Gent Wevelgem: Wout Van Aert Victory

A group of seven riders battled for the win in the 2021 Edition of Gent Wevelegem with Wout van Aert fastest from Giacomo Nizzolo and Matteo Trentin

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Gent Wevelgem: Wout Van Aert Victory

In the opening hours of the race it became clear that the wind was going to play a role. Team Jumbo-Visma rode attentively from the front and had two men in the first echelon with Van Hooydonck and Van Aert. The early breakaway was caught and together with the front echelon that had split from the rest raced quickly to the West Flemish hills. On the bergs, and plugstreets, the chasing groups were not closing the gap and never returned to the front of the race despite plenty of attacks from riders not represented up front.

Van Aert impressed on the Kemmelberg but his breakaway rivals and teammate Van Hooydonck stayed closed to him. A key moment was when Van Hooydonck in the final section of the race accelerated and the rest had to chase him to close the gap as Van Aert let the wheel go. This move alone saw favourite Sam Bennett dropped along with van Poppel.

Wout Van Aert: “This means a lot to me. Of course I have already won many beautiful races, but in the Flemish races it often just didn’t work out. I was waiting for this. I’m super happy with this, of course. As a team we have continuously kept the focus on the wind and the echelons. You know that’s almost always the case in this race”, Van Aert said.

“It soon broke open and I was in the right echelon with Nathan. We worked well together and kept control of the race. The confidence in the final sprint was there, of course.” Talking about his teammate Van Hooydonck, Wout van Aert said “I was encouraging Nathan all along to survive the last time on the Kemmelberg. He did. That was really super strong of him. I knew I was going to need him a lot afterwards. In the last kilometre he took the lead. A top notch performance. Hats off to him.”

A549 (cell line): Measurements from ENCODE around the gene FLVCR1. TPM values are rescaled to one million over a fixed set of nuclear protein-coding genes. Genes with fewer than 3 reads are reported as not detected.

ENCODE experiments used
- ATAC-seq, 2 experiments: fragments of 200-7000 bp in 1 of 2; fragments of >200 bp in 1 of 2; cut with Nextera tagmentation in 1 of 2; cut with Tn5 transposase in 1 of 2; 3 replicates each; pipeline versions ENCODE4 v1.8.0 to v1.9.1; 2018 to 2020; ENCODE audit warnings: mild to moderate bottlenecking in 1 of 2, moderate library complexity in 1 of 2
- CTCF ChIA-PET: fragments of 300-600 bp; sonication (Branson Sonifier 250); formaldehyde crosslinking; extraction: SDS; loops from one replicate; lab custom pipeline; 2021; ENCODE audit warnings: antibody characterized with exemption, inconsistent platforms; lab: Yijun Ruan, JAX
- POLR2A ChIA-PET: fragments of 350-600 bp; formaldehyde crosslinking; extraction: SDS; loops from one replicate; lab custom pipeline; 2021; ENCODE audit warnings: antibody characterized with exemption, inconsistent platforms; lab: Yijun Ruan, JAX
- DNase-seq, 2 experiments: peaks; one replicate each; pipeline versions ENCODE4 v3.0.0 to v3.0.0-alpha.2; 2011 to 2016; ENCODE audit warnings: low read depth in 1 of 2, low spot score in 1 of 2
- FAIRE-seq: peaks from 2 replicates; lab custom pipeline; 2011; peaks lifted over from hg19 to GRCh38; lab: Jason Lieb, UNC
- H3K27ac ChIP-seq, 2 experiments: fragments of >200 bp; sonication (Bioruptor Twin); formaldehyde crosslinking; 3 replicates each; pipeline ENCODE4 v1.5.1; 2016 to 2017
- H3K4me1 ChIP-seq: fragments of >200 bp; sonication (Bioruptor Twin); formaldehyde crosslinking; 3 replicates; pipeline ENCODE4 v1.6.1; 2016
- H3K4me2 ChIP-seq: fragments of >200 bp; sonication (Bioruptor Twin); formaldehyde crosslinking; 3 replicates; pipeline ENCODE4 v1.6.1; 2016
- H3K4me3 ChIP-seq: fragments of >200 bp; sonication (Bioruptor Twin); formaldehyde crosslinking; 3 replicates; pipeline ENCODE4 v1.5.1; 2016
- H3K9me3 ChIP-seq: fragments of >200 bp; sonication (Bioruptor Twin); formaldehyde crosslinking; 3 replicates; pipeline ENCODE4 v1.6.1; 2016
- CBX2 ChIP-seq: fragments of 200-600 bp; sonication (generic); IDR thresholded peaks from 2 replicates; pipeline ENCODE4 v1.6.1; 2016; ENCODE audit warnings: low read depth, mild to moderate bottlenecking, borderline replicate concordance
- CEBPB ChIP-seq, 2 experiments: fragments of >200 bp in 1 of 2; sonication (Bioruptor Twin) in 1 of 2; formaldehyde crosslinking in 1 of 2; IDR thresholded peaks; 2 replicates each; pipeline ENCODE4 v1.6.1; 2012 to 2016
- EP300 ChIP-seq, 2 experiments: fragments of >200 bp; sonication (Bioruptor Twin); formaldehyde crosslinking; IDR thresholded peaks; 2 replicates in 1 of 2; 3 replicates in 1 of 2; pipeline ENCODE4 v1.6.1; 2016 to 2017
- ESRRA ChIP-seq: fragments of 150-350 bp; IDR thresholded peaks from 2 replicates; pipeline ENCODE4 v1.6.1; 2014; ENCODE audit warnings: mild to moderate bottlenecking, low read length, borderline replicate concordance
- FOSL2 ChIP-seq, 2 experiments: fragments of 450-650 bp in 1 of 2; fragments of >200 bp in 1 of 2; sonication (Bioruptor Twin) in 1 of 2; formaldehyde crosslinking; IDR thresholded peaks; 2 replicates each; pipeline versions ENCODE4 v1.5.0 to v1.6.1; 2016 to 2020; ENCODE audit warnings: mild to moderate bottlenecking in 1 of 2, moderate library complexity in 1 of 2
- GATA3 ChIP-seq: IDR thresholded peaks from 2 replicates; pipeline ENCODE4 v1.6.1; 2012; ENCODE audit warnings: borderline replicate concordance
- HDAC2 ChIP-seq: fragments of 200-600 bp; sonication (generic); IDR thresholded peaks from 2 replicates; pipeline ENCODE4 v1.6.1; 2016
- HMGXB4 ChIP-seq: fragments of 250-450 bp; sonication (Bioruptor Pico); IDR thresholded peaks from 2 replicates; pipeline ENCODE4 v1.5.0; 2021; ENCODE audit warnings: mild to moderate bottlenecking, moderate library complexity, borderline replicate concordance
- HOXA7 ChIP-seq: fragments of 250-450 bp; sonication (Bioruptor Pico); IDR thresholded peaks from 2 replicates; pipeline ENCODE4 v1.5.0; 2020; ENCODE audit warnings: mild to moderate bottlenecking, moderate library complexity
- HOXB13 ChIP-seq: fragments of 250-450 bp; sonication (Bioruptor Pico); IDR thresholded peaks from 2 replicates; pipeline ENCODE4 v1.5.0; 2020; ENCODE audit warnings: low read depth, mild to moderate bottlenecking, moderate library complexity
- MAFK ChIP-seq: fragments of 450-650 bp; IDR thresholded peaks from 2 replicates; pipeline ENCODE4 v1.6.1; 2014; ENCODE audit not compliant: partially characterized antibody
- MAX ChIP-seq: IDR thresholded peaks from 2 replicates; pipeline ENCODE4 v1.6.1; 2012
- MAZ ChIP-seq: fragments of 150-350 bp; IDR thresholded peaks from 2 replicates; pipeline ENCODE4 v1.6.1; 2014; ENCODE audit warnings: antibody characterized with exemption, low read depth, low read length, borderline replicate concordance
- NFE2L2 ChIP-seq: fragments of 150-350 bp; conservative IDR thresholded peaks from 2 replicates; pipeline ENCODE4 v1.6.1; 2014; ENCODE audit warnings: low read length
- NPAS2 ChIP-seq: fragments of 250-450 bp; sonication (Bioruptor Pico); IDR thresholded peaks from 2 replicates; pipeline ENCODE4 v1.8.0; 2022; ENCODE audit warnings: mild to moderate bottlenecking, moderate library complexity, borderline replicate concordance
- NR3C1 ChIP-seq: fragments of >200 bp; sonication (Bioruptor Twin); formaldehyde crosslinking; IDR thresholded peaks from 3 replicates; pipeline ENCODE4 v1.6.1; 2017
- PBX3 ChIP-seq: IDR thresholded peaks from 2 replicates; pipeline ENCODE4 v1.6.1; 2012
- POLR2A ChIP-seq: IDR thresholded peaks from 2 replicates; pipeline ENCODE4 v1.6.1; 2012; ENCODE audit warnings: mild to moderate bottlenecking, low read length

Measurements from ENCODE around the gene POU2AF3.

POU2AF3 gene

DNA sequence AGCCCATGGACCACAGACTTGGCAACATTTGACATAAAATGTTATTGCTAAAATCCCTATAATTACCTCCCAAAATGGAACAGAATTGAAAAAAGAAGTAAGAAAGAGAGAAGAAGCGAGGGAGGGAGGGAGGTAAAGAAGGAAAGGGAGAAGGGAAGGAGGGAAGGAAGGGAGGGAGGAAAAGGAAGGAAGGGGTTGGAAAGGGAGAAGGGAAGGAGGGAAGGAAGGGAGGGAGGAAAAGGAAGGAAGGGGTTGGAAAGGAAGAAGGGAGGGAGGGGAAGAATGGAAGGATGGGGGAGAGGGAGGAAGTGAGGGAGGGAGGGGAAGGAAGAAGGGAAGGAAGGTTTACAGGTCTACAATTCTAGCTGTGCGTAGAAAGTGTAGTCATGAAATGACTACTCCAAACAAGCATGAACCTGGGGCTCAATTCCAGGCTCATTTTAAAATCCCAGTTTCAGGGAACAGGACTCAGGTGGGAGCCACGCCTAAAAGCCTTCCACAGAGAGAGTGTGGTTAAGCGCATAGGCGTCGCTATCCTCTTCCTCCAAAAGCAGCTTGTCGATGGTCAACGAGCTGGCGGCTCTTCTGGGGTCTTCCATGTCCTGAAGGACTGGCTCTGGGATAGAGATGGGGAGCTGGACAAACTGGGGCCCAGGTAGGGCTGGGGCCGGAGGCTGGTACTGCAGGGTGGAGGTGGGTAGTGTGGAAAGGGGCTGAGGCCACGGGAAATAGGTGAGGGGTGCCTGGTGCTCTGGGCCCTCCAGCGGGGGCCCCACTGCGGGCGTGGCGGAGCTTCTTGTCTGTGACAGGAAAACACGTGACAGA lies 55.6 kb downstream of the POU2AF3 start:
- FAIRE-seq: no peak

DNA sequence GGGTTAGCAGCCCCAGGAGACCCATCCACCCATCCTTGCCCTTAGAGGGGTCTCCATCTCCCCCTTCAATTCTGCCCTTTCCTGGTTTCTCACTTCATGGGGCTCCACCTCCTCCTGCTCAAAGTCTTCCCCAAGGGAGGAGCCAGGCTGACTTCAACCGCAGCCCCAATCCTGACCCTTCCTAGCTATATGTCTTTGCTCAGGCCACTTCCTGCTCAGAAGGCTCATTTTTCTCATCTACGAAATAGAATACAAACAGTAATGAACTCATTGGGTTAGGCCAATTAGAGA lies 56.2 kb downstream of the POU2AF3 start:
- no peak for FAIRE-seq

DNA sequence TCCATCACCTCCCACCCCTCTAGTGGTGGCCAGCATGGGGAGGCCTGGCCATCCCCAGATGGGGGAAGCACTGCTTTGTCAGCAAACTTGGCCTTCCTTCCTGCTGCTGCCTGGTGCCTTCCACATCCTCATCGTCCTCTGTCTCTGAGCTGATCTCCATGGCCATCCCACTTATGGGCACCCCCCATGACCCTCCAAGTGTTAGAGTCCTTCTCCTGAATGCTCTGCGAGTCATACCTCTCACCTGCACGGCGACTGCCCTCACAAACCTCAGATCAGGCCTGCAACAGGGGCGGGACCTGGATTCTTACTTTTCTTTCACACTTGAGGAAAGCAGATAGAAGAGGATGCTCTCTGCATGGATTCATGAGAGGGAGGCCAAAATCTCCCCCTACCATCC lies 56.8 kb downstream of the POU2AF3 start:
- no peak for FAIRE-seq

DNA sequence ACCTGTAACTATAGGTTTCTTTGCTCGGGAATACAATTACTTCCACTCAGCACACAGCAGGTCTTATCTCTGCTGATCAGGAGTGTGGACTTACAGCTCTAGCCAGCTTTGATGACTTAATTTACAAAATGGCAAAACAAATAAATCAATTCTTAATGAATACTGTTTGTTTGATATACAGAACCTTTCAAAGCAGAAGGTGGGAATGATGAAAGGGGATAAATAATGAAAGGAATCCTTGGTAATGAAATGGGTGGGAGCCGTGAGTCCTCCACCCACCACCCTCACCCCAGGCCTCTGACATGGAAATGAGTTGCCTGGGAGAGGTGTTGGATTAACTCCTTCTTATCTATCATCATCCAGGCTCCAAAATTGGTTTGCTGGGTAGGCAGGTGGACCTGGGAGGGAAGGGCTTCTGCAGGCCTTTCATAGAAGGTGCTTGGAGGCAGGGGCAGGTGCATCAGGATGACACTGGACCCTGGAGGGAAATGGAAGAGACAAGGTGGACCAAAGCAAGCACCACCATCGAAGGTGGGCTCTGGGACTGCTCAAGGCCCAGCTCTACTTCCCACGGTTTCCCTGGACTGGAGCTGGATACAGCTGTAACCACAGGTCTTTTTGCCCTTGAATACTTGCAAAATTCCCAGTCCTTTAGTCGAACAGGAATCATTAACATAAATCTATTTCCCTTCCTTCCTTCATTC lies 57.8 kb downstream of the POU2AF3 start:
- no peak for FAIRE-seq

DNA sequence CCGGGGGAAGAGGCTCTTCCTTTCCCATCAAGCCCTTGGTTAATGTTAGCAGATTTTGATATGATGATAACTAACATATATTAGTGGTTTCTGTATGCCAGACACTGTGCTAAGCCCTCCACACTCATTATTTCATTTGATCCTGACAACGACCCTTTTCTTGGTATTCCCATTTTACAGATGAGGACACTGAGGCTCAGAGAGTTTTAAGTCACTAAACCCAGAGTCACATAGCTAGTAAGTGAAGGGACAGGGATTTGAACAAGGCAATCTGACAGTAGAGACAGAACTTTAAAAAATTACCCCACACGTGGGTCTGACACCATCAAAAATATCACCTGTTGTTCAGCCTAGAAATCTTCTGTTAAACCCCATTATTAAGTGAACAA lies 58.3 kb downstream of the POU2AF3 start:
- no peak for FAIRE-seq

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Nathan Van Hooydonck: “Today we proved that we can win a race even without a dominant team”, the outstanding Van Hooydonck said. “This is really a fantastic feeling. We always kept on riding. We had to, because the chasers were never really far. Wout told me to keep up the pace. Sometimes it was a bit of a lynch mob between the many sprinters, but then I quickly caught up to keep the pace. It’s clear that in the end we rode to the finish with the strongest seven riders. Wout can do everything, so I never doubted that he would win the sprint.”

Van Hooydonck was also happy with his own performance, especially looking ahead to the Tour of Flanders. “It is great that I have now been able to show myself. I will go to next Sunday with a lot of morale.” The break went a long way out, 180km to go. “At the time, I didn’t have the impression that we were going to ride to the finish, but the gap only increased. It was two minutes at one point. We just kept riding and rode hard on the climbs. Then it is difficult to come back. The first group was a little bit too big, but after the first time at Kemmel, things got smoother”, explains Van Hooydonck.

“They did not make it easy for me, but I knew when I was back in the group (after being gapped) that we were racing to the finish with this leading group. I felt that I lacked explosiveness on the climbs but also that I recovered well and that I could also do my work afterwards. I had said to Wout that I was no longer feeling well, but then I saw Küng go and I went as fast as possible myself.”

Matteo Trentin (UAE): “The race was very good but tough. Together with the other guys in front we worked well pushing hard and making sure to not allow the pursuers to close the gap. The third place in the sprint always leaves a bit of a bitter taste in the mouth, I would have liked to win, but getting on the podium together with the strongest is still a good result ”.